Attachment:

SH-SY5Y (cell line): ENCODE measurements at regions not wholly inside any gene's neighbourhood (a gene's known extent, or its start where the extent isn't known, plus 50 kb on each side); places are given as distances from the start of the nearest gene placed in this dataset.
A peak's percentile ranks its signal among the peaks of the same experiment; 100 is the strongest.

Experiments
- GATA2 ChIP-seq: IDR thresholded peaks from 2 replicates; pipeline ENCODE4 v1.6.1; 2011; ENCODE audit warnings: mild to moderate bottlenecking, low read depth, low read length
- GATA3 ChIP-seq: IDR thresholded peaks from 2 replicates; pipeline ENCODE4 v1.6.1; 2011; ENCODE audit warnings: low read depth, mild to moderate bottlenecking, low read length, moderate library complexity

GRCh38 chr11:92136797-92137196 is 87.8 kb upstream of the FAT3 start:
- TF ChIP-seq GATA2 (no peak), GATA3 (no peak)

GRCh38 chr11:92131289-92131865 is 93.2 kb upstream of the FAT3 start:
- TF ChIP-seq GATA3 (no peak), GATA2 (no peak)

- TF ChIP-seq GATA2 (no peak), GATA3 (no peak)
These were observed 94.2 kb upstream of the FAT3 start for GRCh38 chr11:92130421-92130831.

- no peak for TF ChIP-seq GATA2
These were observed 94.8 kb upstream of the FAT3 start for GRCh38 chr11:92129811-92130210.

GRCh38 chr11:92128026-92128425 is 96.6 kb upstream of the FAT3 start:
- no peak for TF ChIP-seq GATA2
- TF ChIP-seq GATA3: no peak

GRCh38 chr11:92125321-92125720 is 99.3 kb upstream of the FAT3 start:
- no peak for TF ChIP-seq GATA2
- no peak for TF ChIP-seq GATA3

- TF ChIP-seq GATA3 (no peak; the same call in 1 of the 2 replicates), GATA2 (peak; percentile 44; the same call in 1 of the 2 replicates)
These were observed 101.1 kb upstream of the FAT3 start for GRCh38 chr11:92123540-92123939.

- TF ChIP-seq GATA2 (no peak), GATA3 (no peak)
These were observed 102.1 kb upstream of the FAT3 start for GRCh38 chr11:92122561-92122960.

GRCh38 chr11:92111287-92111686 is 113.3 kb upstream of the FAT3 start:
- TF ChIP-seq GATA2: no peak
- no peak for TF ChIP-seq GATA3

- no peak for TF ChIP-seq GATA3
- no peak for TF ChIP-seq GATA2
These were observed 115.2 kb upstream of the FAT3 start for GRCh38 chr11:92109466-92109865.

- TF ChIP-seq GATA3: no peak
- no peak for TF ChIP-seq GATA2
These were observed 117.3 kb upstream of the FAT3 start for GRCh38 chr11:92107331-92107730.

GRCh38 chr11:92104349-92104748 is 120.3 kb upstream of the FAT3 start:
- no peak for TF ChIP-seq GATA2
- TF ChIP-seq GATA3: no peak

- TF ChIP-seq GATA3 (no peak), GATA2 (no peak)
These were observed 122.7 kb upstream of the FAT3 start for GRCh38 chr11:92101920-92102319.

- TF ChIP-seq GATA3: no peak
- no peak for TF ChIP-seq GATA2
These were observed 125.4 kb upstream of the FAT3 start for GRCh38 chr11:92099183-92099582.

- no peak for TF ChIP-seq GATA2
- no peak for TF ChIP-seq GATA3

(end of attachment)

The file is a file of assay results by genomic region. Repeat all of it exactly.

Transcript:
SH-SY5Y (cell line): ENCODE measurements at regions not wholly inside any gene's neighbourhood (a gene's known extent, or its start where the extent isn't known, plus 50 kb on each side); places are given as distances from the start of the nearest gene placed in this dataset.
A peak's percentile ranks its signal among the peaks of the same experiment; 100 is the strongest.

Experiments
- GATA2 ChIP-seq: IDR thresholded peaks from 2 replicates; pipeline ENCODE4 v1.6.1; 2011; ENCODE audit warnings: mild to moderate bottlenecking, low read depth, low read length
- GATA3 ChIP-seq: IDR thresholded peaks from 2 replicates; pipeline ENCODE4 v1.6.1; 2011; ENCODE audit warnings: low read depth, mild to moderate bottlenecking, low read length, moderate library complexity

GRCh38 chr11:92136797-92137196 is 87.8 kb upstream of the FAT3 start:
- TF ChIP-seq GATA2 (no peak), GATA3 (no peak)

GRCh38 chr11:92131289-92131865 is 93.2 kb upstream of the FAT3 start:
- TF ChIP-seq GATA3 (no peak), GATA2 (no peak)

- TF ChIP-seq GATA2 (no peak), GATA3 (no peak)
These were observed 94.2 kb upstream of the FAT3 start for GRCh38 chr11:92130421-92130831.

- no peak for TF ChIP-seq GATA2
These were observed 94.8 kb upstream of the FAT3 start for GRCh38 chr11:92129811-92130210.

GRCh38 chr11:92128026-92128425 is 96.6 kb upstream of the FAT3 start:
- no peak for TF ChIP-seq GATA2
- TF ChIP-seq GATA3: no peak

GRCh38 chr11:92125321-92125720 is 99.3 kb upstream of the FAT3 start:
- no peak for TF ChIP-seq GATA2
- no peak for TF ChIP-seq GATA3

- TF ChIP-seq GATA3 (no peak; the same call in 1 of the 2 replicates), GATA2 (peak; percentile 44; the same call in 1 of the 2 replicates)
These were observed 101.1 kb upstream of the FAT3 start for GRCh38 chr11:92123540-92123939.

- TF ChIP-seq GATA2 (no peak), GATA3 (no peak)
These were observed 102.1 kb upstream of the FAT3 start for GRCh38 chr11:92122561-92122960.

GRCh38 chr11:92111287-92111686 is 113.3 kb upstream of the FAT3 start:
- TF ChIP-seq GATA2: no peak
- no peak for TF ChIP-seq GATA3

- no peak for TF ChIP-seq GATA3
- no peak for TF ChIP-seq GATA2
These were observed 115.2 kb upstream of the FAT3 start for GRCh38 chr11:92109466-92109865.

- TF ChIP-seq GATA3: no peak
- no peak for TF ChIP-seq GATA2
These were observed 117.3 kb upstream of the FAT3 start for GRCh38 chr11:92107331-92107730.

GRCh38 chr11:92104349-92104748 is 120.3 kb upstream of the FAT3 start:
- no peak for TF ChIP-seq GATA2
- TF ChIP-seq GATA3: no peak

- TF ChIP-seq GATA3 (no peak), GATA2 (no peak)
These were observed 122.7 kb upstream of the FAT3 start for GRCh38 chr11:92101920-92102319.

- TF ChIP-seq GATA3: no peak
- no peak for TF ChIP-seq GATA2
These were observed 125.4 kb upstream of the FAT3 start for GRCh38 chr11:92099183-92099582.

- no peak for TF ChIP-seq GATA2
- no peak for TF ChIP-seq GATA3